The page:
Jonathan Edwards's sermon, "Sinners in the Hands of an Angry God" is moving and powerful. His effectiveness as an eighteenth century New England religious leader is rooted in his expansive knowledge of the Bible and human nature, as well as a genuine desire to "awaken" and save as many souls as possible. This sermon, delivered in 1741, exhibits Edwards's skillful use of these tools to persuade his congregation to join him in his Christian beliefs.
On July 8th 1741, Jonathan Edwards preached the sermon “Sinners in the Hands of an Angry God” in Enfield, Connecticut. Edwards states to his listeners that God does not lack in power, and that people have yet not fallen to destruction because his mercy. God is so forgiving that he gives his people an opportunity to repent and change their ways before it was too late. Edwards urges that the possibility of damnation is immanent. Also that it urgently requires the considerations of the sinner before time runs out. He does not only preach about the ways that make God so omnipotent, but the ways that he is more superior to us. In his sermon, Edwards uses strong, powerful, and influential words to clearly point out his message that we must amend
However, the source does not provide a whole picture. While the sermon was originally read aloud passionately by Edwards, I can only read the script in silence and am unable to understand the actual effect of the sermon on people. In addition, perspectives of slaves, women, Native Americans, and non-protestants are missing. Another potential problem is that “Sinners” is not a typical sermon. It differs a lot from Edwards’ other sermons in ideologies and emotions provoked so that I might not learn about typical effects sermons had on people at that time. More importantly, my present values influence my perception of the sermon. Since I have some difficulty to interpret key words like “wicked” and “fierceness of indignation”, I about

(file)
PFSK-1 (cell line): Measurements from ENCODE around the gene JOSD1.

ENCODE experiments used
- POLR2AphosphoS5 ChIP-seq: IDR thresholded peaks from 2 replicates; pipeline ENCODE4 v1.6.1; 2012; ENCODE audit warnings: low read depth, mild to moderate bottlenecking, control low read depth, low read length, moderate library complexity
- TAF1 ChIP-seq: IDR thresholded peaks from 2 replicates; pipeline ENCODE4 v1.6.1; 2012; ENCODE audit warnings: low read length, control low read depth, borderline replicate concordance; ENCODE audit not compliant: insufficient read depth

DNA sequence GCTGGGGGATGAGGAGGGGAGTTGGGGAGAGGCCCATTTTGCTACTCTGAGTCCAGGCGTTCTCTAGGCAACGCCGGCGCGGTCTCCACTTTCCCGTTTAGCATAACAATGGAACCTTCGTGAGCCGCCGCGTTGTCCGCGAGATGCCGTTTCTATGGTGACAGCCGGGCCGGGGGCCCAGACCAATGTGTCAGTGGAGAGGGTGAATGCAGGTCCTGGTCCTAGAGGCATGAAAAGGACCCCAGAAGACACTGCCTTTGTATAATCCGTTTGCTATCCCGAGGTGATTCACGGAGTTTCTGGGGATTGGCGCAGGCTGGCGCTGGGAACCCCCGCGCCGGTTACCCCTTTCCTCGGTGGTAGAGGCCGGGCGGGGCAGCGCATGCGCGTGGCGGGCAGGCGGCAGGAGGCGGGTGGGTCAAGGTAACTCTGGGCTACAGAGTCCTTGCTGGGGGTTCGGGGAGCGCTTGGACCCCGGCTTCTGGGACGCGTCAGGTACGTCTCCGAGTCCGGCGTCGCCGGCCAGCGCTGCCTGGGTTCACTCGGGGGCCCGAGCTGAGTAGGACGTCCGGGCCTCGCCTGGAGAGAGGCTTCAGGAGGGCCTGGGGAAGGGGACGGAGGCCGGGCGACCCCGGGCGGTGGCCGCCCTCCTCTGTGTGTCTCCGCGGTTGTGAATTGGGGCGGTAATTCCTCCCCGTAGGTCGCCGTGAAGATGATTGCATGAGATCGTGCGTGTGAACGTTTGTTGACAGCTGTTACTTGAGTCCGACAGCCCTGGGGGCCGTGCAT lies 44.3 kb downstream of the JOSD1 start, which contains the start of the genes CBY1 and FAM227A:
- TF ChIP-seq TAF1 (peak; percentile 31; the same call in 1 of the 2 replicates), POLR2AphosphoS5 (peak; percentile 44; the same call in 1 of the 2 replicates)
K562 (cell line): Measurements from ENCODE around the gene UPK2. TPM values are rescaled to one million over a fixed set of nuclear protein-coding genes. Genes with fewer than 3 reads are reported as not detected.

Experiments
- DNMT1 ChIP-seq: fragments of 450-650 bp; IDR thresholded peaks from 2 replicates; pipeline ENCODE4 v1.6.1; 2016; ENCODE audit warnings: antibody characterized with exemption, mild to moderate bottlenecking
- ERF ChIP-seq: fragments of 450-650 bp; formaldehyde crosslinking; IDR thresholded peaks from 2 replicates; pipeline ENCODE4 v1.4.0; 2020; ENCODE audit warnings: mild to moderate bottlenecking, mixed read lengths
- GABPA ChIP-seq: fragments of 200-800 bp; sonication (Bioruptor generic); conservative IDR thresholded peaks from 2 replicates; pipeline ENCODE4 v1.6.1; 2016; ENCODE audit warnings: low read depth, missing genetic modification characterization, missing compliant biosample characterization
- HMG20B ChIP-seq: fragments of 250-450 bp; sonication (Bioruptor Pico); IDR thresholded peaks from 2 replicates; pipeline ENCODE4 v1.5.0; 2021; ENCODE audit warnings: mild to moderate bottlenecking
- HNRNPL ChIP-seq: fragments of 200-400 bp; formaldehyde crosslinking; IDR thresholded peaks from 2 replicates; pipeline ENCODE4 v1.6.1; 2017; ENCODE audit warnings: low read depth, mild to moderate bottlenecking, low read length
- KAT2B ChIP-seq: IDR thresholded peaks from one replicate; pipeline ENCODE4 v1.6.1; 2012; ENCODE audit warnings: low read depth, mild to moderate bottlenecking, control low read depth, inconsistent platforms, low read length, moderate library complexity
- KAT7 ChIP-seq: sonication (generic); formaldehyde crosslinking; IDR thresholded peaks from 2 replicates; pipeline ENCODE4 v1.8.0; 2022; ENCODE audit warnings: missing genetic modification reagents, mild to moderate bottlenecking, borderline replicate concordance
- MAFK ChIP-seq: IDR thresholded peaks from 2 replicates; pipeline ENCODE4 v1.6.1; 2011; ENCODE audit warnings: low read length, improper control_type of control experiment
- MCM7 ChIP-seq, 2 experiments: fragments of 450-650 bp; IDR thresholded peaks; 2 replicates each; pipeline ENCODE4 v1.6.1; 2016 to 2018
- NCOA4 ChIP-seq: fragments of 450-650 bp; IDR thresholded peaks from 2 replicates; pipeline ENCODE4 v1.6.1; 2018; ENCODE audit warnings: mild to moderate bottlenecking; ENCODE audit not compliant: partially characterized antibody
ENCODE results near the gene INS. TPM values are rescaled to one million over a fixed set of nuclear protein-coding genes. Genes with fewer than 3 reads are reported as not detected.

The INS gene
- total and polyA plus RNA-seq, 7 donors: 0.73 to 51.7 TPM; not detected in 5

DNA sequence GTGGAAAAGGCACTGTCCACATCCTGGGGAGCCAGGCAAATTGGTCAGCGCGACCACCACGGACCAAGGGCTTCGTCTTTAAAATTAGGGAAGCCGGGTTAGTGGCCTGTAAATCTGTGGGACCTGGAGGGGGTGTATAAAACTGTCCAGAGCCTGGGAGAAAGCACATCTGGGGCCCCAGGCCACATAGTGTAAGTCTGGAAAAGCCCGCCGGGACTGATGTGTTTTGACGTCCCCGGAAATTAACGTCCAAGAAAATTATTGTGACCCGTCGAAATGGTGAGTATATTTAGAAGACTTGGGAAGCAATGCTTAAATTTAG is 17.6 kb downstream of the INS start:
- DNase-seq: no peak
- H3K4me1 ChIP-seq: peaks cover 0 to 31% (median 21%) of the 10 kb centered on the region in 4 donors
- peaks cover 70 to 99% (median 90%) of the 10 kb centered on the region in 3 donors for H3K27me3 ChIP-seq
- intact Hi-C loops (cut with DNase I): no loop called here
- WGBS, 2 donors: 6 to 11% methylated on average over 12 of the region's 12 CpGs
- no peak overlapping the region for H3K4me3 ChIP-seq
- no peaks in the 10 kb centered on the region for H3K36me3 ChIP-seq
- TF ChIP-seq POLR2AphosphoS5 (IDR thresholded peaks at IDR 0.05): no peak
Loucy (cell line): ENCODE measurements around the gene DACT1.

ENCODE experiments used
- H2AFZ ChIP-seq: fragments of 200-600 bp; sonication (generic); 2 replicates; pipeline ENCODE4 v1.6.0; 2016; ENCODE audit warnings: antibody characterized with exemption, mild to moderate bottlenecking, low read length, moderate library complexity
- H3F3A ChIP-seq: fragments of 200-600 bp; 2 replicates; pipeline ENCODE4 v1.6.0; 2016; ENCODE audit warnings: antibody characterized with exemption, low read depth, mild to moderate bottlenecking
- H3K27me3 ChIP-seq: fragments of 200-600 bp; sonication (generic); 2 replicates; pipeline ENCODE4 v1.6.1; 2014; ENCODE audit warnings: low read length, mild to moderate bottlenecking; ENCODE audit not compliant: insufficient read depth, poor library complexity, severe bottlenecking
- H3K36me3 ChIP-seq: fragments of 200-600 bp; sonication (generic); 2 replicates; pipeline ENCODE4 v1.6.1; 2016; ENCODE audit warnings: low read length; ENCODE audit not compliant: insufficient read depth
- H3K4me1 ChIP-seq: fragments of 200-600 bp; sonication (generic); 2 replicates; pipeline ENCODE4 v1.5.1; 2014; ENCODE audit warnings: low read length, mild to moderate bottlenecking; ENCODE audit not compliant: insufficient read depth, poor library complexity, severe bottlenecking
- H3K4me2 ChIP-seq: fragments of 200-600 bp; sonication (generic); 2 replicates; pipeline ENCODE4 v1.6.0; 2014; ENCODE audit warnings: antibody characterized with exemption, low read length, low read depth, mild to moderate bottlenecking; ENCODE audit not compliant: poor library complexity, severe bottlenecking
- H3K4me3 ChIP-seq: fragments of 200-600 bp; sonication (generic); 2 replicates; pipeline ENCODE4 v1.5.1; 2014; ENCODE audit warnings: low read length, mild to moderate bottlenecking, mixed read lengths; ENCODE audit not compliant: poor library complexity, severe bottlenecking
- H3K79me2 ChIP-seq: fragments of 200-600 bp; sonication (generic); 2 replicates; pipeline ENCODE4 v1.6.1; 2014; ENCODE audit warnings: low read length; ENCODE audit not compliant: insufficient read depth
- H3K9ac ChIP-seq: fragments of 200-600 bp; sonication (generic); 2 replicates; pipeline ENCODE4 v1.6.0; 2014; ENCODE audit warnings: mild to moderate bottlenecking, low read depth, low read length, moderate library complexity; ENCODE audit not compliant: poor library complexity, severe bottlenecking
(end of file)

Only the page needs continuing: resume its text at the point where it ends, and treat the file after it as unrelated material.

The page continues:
Edwards' creative choice of words that he uses describes the power of God and the terrible Hell awaiting sinners. These words easily infiltrate into the minds of his congregation and frighten them beyond belief. These choices of words and his use of such vivid images are mostly successful in their intent, to scare and put fear into his audience. Edwards held his audience locked up with his promises of eternal damnation if proper steps were not taken. The congregation felt the intense impact of his rhetorical strategies and lived on the fear of the power of God. In this way, he was able to keep his followers from sin and away from the fiery pits of Hell.
Jonathan in his sermon, Sinners in the Hands of an Angry God (July 8, 1741), claims that the unconverted are hanging from the hands of God, and can be dropped off to the eternity of hell, his sermon is used to make the sinners be afraid and understand how the power of God is saving them, but it is only for his pleasure, unless if they return to Christianity. Edwards strengths his argument by using metaphors and imagery of a wrathful God to make the unconverted people afraid of being sinners and encourage them to have a relationship with Christ to be fully saved from falling to an eternity in the flames of hell. Edwards purpose is to start his sermon with such powerful use of visualization to provide fear to the sinners and give them a